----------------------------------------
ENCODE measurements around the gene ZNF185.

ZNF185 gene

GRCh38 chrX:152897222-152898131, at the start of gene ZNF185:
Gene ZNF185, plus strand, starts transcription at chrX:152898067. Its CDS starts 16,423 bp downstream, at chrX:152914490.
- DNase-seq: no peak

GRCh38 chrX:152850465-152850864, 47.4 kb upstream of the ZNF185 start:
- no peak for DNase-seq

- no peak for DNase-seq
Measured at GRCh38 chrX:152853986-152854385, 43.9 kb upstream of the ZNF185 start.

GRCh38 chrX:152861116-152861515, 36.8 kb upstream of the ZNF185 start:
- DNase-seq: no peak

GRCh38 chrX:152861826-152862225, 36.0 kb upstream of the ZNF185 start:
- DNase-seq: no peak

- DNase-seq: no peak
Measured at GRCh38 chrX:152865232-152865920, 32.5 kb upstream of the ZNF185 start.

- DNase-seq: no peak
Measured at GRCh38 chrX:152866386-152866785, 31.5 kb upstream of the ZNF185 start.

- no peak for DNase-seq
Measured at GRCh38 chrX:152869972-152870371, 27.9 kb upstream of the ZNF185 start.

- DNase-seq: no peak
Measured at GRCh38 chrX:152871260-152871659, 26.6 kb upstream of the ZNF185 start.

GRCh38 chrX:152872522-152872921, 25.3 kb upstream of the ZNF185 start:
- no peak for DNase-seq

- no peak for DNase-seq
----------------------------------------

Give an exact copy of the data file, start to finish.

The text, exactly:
ENCODE measurements around the gene ZNF185.

ZNF185 gene

GRCh38 chrX:152897222-152898131, at the start of gene ZNF185:
Gene ZNF185, plus strand, starts transcription at chrX:152898067. Its CDS starts 16,423 bp downstream, at chrX:152914490.
- DNase-seq: no peak

GRCh38 chrX:152850465-152850864, 47.4 kb upstream of the ZNF185 start:
- no peak for DNase-seq

- no peak for DNase-seq
Measured at GRCh38 chrX:152853986-152854385, 43.9 kb upstream of the ZNF185 start.

GRCh38 chrX:152861116-152861515, 36.8 kb upstream of the ZNF185 start:
- DNase-seq: no peak

GRCh38 chrX:152861826-152862225, 36.0 kb upstream of the ZNF185 start:
- DNase-seq: no peak

- DNase-seq: no peak
Measured at GRCh38 chrX:152865232-152865920, 32.5 kb upstream of the ZNF185 start.

- DNase-seq: no peak
Measured at GRCh38 chrX:152866386-152866785, 31.5 kb upstream of the ZNF185 start.

- no peak for DNase-seq
Measured at GRCh38 chrX:152869972-152870371, 27.9 kb upstream of the ZNF185 start.

- DNase-seq: no peak
Measured at GRCh38 chrX:152871260-152871659, 26.6 kb upstream of the ZNF185 start.

GRCh38 chrX:152872522-152872921, 25.3 kb upstream of the ZNF185 start:
- no peak for DNase-seq

- no peak for DNase-seq